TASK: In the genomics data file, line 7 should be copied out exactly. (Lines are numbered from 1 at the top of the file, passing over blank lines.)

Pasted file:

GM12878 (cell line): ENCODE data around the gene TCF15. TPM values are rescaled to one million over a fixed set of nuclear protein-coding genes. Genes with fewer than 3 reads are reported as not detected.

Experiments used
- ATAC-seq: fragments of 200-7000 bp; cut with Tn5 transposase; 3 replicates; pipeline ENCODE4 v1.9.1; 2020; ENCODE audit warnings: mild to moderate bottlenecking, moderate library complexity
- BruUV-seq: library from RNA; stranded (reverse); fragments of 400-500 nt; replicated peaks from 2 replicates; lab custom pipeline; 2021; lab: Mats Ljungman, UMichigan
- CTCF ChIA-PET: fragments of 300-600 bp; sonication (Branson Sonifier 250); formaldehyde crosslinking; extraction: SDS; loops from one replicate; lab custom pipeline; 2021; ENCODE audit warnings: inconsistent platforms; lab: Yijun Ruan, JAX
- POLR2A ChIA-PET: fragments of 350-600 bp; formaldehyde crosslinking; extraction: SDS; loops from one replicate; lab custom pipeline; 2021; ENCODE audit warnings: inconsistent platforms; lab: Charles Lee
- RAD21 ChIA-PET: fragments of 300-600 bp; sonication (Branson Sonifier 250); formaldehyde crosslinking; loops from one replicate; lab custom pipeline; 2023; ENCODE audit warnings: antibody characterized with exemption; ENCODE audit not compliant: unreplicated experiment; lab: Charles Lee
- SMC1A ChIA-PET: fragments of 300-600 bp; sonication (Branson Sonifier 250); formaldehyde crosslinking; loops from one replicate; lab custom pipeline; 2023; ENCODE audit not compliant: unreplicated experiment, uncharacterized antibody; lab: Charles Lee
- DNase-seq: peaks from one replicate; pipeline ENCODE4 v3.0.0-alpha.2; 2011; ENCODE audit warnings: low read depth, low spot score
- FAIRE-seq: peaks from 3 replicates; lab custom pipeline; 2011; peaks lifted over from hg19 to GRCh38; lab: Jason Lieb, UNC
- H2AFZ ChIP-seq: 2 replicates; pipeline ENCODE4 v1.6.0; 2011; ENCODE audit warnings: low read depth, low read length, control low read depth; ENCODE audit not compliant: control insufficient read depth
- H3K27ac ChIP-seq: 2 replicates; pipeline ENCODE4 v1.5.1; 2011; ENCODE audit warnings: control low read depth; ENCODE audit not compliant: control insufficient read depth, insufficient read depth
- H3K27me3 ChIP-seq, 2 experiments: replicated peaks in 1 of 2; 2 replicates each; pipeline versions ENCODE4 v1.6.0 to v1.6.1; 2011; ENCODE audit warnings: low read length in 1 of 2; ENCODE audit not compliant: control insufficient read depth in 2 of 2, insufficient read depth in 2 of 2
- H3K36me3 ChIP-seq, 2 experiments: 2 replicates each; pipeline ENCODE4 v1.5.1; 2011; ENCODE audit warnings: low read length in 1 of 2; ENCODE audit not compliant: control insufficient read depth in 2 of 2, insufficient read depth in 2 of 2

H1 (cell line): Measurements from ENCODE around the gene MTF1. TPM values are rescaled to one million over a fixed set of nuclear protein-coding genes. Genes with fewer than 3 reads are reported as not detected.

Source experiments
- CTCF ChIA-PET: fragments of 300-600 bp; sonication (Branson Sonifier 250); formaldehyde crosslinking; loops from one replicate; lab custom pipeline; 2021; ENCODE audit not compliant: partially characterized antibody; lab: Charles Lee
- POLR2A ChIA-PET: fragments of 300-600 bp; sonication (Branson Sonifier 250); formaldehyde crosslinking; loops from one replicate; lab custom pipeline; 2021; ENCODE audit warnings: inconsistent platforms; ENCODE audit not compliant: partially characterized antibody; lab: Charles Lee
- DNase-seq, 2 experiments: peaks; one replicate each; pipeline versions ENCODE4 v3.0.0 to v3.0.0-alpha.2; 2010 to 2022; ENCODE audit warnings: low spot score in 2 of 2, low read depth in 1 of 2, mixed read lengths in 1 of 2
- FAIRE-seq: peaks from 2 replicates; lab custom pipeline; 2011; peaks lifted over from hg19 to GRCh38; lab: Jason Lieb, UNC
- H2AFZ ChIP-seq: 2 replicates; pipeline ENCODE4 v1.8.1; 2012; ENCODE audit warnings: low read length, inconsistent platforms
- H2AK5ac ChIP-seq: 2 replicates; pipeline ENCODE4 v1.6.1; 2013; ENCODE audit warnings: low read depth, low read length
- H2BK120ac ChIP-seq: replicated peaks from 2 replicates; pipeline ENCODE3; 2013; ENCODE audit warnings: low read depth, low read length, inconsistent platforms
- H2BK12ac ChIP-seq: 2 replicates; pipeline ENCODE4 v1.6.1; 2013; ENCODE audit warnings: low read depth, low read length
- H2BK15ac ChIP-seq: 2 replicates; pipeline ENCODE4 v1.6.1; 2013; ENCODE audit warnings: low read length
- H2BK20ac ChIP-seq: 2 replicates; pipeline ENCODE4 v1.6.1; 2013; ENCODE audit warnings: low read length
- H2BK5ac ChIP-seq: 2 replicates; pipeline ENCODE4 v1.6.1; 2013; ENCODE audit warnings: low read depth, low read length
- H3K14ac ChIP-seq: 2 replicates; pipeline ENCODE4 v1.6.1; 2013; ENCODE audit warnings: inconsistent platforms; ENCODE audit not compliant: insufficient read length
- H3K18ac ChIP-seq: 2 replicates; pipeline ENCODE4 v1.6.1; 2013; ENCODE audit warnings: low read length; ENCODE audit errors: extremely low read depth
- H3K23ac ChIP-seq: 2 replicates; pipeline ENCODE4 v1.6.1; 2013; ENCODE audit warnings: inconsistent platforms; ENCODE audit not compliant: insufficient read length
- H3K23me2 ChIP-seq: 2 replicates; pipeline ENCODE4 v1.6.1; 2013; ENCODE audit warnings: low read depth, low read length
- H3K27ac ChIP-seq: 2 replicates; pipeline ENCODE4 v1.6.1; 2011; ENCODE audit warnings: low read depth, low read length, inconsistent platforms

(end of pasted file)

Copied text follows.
- RAD21 ChIA-PET: fragments of 300-600 bp; sonication (Branson Sonifier 250); formaldehyde crosslinking; loops from one replicate; lab custom pipeline; 2023; ENCODE audit warnings: antibody characterized with exemption; ENCODE audit not compliant: unreplicated experiment; lab: Charles Lee